|1. The Co-Insurance Clause||1. The Co-Insurance Clause||http://chad.ca/en/members/professional-practice/toolbox/regle-proportionnelle/398/1-the-co-insurance-clause|
It is not always easy for a representative to explain the co-insurance clause to clients. However, it is crucial to do so, since this clause may result in a limit to the amount of compensation paid in the event of a partial loss.
It is therefore important that the client clearly understand the consequences of this clause, since the insured is required to insure his property at replacement value or, as the case may be, for a minimum amount that corresponds to the percentage stipulated in the contract (generally 80% or 90%).
Even if the amount of damages is lower than the amount of insurance stipulated in the contract, the insured might have to absorb a portion of the cost of damages himself.
The amount of damages that the insured will have to absorb will depend on the difference between the amount of insurance stipulated in the contract and the minimum amount of insurance required to comply with the co-insurance clause.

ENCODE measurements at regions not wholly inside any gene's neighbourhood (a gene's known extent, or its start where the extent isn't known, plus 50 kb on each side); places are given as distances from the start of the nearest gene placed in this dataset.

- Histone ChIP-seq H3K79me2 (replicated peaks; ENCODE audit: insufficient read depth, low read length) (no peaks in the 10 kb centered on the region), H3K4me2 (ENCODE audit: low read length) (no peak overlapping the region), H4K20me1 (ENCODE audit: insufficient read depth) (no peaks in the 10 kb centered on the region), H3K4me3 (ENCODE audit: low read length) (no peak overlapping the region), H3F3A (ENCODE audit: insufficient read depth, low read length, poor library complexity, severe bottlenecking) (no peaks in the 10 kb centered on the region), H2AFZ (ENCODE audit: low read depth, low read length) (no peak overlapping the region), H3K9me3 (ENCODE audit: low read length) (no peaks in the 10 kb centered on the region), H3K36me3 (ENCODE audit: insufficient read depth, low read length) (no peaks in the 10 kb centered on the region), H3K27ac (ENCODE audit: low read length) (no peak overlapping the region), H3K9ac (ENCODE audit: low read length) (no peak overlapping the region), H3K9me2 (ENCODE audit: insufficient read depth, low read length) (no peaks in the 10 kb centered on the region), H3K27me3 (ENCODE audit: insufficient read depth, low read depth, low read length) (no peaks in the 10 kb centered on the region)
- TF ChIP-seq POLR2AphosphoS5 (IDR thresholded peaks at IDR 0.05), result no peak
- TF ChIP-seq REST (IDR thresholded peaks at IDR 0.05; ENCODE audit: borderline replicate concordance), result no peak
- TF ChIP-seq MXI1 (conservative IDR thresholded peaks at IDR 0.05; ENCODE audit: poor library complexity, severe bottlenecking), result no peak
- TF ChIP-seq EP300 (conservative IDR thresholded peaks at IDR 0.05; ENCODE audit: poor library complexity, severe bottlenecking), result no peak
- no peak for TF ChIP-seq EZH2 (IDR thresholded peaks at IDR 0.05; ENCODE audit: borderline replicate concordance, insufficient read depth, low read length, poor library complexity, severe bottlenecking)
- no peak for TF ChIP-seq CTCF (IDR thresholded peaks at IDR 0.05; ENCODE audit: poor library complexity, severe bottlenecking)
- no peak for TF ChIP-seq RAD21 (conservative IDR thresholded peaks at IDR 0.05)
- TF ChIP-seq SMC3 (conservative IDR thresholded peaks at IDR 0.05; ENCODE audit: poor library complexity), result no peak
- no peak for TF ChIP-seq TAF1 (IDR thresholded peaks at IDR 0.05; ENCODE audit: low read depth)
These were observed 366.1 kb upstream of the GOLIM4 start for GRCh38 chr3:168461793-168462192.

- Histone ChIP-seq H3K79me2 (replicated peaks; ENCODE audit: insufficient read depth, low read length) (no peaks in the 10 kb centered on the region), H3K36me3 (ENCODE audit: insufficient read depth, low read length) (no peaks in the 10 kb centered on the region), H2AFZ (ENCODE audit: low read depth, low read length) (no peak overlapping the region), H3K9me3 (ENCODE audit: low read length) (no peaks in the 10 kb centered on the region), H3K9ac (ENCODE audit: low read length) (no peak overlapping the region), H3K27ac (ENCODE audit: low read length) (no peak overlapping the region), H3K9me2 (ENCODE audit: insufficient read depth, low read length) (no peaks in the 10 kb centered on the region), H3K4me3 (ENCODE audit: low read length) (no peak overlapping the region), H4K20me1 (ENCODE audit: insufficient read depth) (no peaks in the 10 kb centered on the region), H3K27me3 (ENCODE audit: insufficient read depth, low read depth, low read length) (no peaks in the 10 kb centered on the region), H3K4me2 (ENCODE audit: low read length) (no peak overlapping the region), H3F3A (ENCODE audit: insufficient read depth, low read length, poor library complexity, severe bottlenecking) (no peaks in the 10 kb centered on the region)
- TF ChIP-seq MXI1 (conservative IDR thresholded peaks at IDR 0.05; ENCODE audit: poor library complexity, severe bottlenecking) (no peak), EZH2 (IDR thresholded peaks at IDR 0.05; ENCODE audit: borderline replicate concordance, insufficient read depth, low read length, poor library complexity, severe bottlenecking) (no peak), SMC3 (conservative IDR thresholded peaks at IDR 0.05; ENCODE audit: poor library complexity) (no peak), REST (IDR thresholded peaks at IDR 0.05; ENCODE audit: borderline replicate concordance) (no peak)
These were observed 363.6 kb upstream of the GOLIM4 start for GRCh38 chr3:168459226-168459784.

N.B.: Quebec personal-lines home insurance forms available from the Insurance Bureau of Canada no longer include a co-insurance clause. In the absence of such a clause, insurers may apply section 2493 of the Civil Code of Quebec, which requires a co-insurance clause of 100%.
For more detailed information, please read the documents provided below.
Client fact sheet (February 2015)
This sheet includes:
- The consequences of non-compliance with the co-insurance clause.
- An explanatory table
Total or partial loss: determining criteria (April 2010 – French only)
Establishing whether a loss is total or partial is crucial in cases of under-insurance and when applying the co-insurance clause. In a 2009 decision, the Appeal Court of Quebec disallowed the rigid application of the mathematical formula used by the insurer, instead suggesting an approach based on a set of contextual criteria.
|12/10/2015 2:57:44 PM|